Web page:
Saturday, April 23, 2005

UN reform and US policy; the next SG; and John Bolton

A few final thoughts re UN reform (and thanks to Peggy at Opinio Juris for the kind mention).

The reality is that systematic UN reform is extraordinarily unlikely.

As to security issues and the Security Council, those ideas are dead-on-arrival; the most that might happen are cosmetic changes.

As to issues of poverty reduction, economic development, migration, infectious disease, and so on - well, there are more possibilities here for actual change. Not systematic changes, but possibly technocratic changes to make these functions modestly more efficient.

The focus of change at the UN will likely occur in the jockeying and jostling for the next SG. Annan may set something of the agenda, but he and his crew, with the exception of Mark Malloch Brown - a functionary who somehow always rises no matter what disasters happen around him - are a spent force. The expectations around the next SG are likely to set the tone for what happens next at the UN. If those expectations are that the SG is a "world leader" - a celebrity in the way that Annan turned himself into a celebrity - then it is likely that no reform of any consequence is on the table. Expectations of a "world leader" type-SG, looking for adulation from international NGOs (even when they criticize and carp in the fashion of the loyal opposition) and from Western European states-turned-NGOs, will mean even less in the post-Annan UN than they do now. Annan's standard-operating-procedure - swagger like a powerful world leader before adoring audiences, then humbly announce that you are no more than a servant of the sovereign states of the UN when things go wrong - has worn a bit thin. A new SG in Annan's mold will be likely to try it, but it will not bring about any UN reform.

A better type of SG would be one who, consistent with the analysis I've laid out below, understands that the task of reform is to trim expectations and missions and visions. Glory in being a technocrat, and create a technocratic institution. That means that you can't deal with world peace, except insofar as the great powers let you - but if you abandon those kind of pretensions, and work on the competence, fiscal rectitude, and technical skills part, you can have great power and influence in improving the lives of countless people across the globe.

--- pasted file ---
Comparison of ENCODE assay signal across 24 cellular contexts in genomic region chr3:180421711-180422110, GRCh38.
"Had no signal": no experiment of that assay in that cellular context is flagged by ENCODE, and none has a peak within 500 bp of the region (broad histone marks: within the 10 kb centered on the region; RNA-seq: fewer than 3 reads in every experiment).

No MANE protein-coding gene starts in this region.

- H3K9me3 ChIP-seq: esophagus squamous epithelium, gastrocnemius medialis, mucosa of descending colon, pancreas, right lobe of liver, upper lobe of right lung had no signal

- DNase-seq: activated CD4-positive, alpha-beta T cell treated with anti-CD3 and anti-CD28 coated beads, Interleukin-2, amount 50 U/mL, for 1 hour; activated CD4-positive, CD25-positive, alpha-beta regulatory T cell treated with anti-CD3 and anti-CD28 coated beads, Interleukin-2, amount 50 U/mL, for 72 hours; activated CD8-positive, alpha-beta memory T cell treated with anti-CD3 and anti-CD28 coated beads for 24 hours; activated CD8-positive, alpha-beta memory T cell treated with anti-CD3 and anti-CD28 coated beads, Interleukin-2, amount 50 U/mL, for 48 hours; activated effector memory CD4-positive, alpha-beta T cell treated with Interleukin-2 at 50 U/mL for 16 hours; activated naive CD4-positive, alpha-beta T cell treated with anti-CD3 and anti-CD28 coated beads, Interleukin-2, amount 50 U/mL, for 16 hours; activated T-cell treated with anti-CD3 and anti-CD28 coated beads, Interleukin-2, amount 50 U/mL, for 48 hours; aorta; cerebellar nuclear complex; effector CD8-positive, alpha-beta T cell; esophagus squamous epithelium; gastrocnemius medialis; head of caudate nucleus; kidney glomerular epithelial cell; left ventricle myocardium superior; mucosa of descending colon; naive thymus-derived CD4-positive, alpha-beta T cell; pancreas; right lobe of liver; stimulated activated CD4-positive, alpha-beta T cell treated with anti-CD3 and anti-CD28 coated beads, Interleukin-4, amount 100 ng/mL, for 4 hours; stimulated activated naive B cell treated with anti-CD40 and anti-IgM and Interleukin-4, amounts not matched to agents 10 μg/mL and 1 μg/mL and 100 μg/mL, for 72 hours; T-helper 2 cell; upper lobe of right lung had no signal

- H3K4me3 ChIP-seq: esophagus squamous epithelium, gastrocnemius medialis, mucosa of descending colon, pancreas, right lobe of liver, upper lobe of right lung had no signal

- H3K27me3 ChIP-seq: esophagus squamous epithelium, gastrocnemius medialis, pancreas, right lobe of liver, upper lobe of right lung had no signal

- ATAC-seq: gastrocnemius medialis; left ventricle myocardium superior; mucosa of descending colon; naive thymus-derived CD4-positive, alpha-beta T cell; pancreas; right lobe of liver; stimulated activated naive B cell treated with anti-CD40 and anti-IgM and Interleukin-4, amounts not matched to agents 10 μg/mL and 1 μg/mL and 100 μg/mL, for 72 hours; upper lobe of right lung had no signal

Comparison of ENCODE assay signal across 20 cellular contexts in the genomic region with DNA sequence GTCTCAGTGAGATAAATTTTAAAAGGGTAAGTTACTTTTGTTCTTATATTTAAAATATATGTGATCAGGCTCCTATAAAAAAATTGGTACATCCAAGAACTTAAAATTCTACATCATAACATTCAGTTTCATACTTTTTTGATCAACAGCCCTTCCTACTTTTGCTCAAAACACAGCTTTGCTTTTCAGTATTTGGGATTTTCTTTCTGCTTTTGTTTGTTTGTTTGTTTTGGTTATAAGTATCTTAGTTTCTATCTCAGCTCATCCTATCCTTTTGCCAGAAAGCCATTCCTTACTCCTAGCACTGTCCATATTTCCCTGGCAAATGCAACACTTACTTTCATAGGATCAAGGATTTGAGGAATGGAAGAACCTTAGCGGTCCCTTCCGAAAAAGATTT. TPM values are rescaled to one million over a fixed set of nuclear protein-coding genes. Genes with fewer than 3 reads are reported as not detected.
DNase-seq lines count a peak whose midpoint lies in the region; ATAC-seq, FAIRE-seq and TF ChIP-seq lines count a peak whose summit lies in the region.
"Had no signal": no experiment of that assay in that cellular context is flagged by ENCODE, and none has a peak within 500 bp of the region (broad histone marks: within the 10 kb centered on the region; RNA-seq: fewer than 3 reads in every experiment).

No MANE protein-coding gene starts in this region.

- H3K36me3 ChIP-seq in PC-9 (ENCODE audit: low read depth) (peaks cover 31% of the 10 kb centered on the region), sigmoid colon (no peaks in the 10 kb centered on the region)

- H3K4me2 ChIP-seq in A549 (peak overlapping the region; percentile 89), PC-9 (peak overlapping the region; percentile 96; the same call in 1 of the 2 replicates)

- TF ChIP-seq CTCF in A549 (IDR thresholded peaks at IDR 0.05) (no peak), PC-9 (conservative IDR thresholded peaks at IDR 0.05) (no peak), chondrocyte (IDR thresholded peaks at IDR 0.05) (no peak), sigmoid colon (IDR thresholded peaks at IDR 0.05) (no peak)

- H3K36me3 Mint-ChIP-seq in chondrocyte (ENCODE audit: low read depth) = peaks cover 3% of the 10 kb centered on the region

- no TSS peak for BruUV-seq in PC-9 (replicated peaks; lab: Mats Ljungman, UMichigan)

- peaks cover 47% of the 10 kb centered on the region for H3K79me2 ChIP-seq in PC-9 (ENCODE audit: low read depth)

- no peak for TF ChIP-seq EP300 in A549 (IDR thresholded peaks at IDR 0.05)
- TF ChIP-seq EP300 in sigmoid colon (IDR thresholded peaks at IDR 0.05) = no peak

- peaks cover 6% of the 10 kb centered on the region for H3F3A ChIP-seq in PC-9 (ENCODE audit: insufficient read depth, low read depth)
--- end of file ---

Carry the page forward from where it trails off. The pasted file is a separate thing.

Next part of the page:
The best person to press this agenda on behalf of the United States is John Bolton. The US does not need a diplomat at the UN at this moment, it needs someone who cuts to the chase. We are not at a moment in which papering over the differences in vision is a useful thing - it merely prolongs the inevitable death and makes the cost of genuine reform higher down the road. I am not the Bolton brand of realist - but I take it, and him, intellectually very seriously, and I recommend his 1997-98 essay on realism and Burke in the National Interest, here (thanks RCP).

The borking of Bolton is a disgrace. (The inimitable Mark Steyn captures my views nicely, here.)

(Update, Saturday, April 23, 2005: I completely forgot to add what I originally started out to say, which is that the fundamental question in all this for the US is what policy to adopt in case, as is likely, that deep UN reform goes nowhere. The question, really, for the United States, is not so much would should UN reform look like as what the US response should be if there is no serious prospect of UN reform. It's a more important and more difficult question. About which I am still thinking.)

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